Specialty Food Markets
Specialty and Gourmet
Items prepared for a specific target market, be they halal or organic, may be sold either through traditional mainstream grocery stores or in specialty stores. Specialty food markets can be either the products themselves or the stores that concentrate on selling one specific type of product (such as health food stores). Examples of some specialty products are described below.
If you are selling organic food in Ontario for sale only within
the province, you must follow the voluntary Canadian standard that
can be found at the Canadian General Standards Board's Organic
web page. If you plan to sell to other provinces or countries
your product must meet Canada's national organic standard for its
production and/or processing. The Canadian Food Inspection Agency's
Products web page provides the information you need on obtaining
certification and using the Canadian logo.
Pharmaceuticals, Nutraceuticals and Functional Foods
All foods have a function. However, some herbs added to foods are considered drugs and other ingredients (such as Omega-3 oils) can be added to food products to serve an additional (often health-related) purpose beyond nutrition (these are often called functional foods). These products are regulated by the Food and Drugs Act and Regulations . A description of the distinctions between drugs and foods can be found at the Canadian Food Inspection Agency's Guide to Food Labelling and Handling on the Diet-Related Health Claims web page.
Kosher, which means "fit" or "proper", describes foods and practices that are specifically permitted by Jewish dietary requirements and are processed in a faith-appropriate manner (generally the Kashruth requirements). Certification that a food is processed in accordance with the requirements of the Kashruth is not mandatory but can provide third-party assurance to a consumer. Certification can be made by a Rabbi or Rabbinical organization and can be identified by the appropriate Rabbi or Rabbinical organization symbol.
In Arabic, "halal" means permissible or allowed. Halal foods are considered those that are permitted by Islamic dietary requirements (generally as found under Shari'ah law) and are processed in a faith-appropriate manner. Certification that a food is processed in accordance with halal requirements is not mandatory but can provide third-party assurance to a consumer. Certification may be made by an imam or Islamic organization and can be identified by the appropriate organization symbol.
Vegetarians are people who tend to avoid animal products in their diets. While some are strict vegetarians (vegans), others will eat some animal products and avoid others (an "ovo-lacto-vegetarian" will eat eggs and cheese). No particular organization certifies products as "vegetarian friendly".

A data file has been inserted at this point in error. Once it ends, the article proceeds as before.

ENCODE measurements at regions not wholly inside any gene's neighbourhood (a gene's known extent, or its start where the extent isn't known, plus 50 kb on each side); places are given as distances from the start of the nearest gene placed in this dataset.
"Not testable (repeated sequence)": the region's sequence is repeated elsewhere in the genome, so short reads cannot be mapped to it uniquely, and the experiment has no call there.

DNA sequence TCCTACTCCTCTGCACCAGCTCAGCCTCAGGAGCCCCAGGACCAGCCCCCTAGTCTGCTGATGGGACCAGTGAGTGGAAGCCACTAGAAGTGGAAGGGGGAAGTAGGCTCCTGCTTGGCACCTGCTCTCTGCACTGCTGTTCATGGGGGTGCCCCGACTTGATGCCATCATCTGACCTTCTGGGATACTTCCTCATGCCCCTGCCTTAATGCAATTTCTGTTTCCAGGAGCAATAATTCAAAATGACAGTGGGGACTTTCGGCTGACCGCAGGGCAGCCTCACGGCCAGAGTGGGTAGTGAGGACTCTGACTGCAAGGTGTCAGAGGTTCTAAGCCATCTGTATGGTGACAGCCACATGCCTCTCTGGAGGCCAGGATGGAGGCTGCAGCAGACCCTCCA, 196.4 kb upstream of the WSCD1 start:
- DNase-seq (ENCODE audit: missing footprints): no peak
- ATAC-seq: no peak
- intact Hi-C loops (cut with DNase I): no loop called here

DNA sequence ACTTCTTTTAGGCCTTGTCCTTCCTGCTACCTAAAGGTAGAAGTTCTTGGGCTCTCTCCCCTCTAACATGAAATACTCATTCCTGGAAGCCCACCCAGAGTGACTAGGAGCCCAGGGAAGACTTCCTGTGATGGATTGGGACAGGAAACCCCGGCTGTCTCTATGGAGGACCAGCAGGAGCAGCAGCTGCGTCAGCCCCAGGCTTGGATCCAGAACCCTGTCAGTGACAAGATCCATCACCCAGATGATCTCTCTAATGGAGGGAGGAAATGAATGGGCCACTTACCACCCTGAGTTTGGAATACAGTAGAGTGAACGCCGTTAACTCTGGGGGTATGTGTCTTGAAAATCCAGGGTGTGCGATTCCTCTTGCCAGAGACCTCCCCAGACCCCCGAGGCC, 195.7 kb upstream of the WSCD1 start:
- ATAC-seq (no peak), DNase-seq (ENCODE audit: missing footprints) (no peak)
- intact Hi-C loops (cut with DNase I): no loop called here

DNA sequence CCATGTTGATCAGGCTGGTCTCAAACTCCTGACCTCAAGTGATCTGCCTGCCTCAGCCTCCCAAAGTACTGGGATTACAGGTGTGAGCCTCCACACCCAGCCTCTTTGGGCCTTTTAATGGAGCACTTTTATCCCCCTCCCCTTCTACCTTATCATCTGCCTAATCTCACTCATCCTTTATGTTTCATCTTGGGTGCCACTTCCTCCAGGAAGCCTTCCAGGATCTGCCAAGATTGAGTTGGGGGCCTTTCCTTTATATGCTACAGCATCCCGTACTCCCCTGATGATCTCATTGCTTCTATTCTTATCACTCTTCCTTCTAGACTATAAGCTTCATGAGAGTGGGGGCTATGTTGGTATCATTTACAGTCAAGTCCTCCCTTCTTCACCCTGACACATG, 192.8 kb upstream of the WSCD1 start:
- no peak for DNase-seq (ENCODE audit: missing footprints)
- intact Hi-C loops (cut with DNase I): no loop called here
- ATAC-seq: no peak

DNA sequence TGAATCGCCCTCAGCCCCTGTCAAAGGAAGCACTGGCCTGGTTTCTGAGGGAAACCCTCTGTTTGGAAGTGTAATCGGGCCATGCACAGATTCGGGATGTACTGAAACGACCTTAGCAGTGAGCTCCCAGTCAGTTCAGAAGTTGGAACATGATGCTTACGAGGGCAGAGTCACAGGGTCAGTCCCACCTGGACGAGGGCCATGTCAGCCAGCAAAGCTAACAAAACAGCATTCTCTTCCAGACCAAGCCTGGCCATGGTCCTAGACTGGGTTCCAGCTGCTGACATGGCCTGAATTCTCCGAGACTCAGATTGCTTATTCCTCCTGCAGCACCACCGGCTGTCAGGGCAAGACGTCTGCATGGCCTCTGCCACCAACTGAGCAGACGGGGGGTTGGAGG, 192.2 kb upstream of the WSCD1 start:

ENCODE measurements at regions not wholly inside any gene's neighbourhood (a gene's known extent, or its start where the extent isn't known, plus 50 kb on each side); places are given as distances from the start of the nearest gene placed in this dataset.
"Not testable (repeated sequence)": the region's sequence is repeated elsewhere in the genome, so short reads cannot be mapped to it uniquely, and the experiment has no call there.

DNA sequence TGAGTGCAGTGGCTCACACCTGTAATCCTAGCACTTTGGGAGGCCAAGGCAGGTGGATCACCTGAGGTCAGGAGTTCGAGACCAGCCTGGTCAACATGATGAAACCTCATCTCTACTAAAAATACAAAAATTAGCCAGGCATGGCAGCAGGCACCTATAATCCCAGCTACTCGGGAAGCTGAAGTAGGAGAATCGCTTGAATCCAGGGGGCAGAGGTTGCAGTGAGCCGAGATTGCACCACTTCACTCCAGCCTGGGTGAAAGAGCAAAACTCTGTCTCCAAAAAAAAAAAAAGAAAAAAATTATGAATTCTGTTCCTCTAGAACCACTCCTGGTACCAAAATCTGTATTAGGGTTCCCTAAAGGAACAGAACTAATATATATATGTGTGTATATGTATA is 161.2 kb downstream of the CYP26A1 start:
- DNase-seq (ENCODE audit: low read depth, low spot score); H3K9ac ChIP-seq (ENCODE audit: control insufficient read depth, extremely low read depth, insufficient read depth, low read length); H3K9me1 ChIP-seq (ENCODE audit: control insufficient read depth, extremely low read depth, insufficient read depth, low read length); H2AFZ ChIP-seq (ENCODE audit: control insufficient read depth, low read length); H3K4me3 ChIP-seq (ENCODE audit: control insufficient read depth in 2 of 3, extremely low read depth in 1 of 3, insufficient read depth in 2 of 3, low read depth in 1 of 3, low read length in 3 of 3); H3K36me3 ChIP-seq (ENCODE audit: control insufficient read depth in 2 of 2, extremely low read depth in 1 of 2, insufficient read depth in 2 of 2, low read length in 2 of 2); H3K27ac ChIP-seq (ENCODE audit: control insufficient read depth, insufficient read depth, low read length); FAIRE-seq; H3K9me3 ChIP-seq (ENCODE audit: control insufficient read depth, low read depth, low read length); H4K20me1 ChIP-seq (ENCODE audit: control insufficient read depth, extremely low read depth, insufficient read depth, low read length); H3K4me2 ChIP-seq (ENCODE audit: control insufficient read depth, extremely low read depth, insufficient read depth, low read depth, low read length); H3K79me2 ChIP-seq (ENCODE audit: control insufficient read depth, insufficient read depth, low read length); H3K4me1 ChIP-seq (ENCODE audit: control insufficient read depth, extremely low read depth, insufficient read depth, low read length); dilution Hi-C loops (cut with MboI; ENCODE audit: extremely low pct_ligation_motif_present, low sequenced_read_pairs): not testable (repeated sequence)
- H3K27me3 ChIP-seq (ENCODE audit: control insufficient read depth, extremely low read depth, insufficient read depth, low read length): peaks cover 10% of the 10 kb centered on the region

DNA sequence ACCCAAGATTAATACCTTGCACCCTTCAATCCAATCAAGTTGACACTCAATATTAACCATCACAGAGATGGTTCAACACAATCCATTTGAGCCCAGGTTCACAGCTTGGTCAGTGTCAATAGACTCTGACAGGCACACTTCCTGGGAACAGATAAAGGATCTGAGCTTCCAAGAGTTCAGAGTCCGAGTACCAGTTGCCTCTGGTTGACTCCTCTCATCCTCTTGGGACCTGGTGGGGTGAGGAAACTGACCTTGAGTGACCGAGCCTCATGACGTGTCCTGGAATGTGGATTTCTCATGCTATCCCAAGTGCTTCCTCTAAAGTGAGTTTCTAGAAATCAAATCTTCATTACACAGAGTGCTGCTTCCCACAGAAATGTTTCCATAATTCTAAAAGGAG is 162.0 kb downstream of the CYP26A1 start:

While local can mean different things to different people (local to someone in Windsor could include northern U.S. product, for example), in Ontario "Local", "locally Grown" generally mean that the products described originated within a limited number of kilometers of the place where they are sold, or is a food that is manufactured, processed, produced or packaged in close proximity to where it is sold. Terms such as "100 Mile Friendly" have been used to describe local foods, and certification organizations exist that promote local products such as Local Food Plus and Homegrown Ontario. The term "Foodland Ontario" is generally used to describe fresh produce and other fresh items which are produced and grown within Ontario.
Fair Trade is an international system of doing business based on
dialogue, transparency and respect. It is intended to contribute
to sustainable development by offering better trading conditions
for producers and workers in developing countries, and is structured
to produce the outcomes of fair compensation for products and labour;
sustainable environmental practices; improved social services; and
investment in local economic infrastructure. Behind the principles
and goals of Fair Trade is a rigorous international system of monitoring,
auditing and certification. For a product to display the FAIRTRADE
Mark it must meet international Fairtrade standards which are set
by the international certification body Fairtrade
Labelling Organizations International (FLO), in Canada certification
is obtained through Trans
Gluten-Free and Foods for Special Diets (including diabetes-friendly products)
A "food for special dietary use" is a food that has been
specially processed or formulated to meet the particular requirements
of a person:
a) in whom a physical or physiological condition exists as a result of a disease, disorder or injury; or
b) for whom a particular effect, including but not limited to weight loss, is to be obtained by a controlled intake of foods.
In general, only the following foods are considered in this category - a formulated liquid diet, meal replacement, nutritional supplement, gluten-free food or a food represented as:
- a protein-restricted diet,
- a low-amino acid diet, or
- a very low-energy diet
Note that many of the foods prepared for specialty markets will have specific labelling requirements that can be found at the Canadian Food Inspection Agency's Guide to Food Labelling and Handling web page.
For more information:
Toll Free: 1-877-424-1300